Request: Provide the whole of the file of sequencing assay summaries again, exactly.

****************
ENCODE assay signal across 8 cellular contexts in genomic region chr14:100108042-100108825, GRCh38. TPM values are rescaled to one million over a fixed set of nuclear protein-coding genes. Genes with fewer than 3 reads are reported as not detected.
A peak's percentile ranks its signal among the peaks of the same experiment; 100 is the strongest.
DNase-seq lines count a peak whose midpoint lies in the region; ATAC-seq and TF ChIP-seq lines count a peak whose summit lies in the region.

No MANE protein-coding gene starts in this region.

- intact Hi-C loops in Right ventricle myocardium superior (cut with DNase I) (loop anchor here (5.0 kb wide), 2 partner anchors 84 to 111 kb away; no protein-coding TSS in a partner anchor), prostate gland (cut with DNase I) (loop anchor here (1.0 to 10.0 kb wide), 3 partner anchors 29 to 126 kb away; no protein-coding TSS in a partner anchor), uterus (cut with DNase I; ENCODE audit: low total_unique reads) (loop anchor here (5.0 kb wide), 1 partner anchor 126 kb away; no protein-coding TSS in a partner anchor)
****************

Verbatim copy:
ENCODE assay signal across 8 cellular contexts in genomic region chr14:100108042-100108825, GRCh38. TPM values are rescaled to one million over a fixed set of nuclear protein-coding genes. Genes with fewer than 3 reads are reported as not detected.
A peak's percentile ranks its signal among the peaks of the same experiment; 100 is the strongest.
DNase-seq lines count a peak whose midpoint lies in the region; ATAC-seq and TF ChIP-seq lines count a peak whose summit lies in the region.

No MANE protein-coding gene starts in this region.

- intact Hi-C loops in Right ventricle myocardium superior (cut with DNase I) (loop anchor here (5.0 kb wide), 2 partner anchors 84 to 111 kb away; no protein-coding TSS in a partner anchor), prostate gland (cut with DNase I) (loop anchor here (1.0 to 10.0 kb wide), 3 partner anchors 29 to 126 kb away; no protein-coding TSS in a partner anchor), uterus (cut with DNase I; ENCODE audit: low total_unique reads) (loop anchor here (5.0 kb wide), 1 partner anchor 126 kb away; no protein-coding TSS in a partner anchor)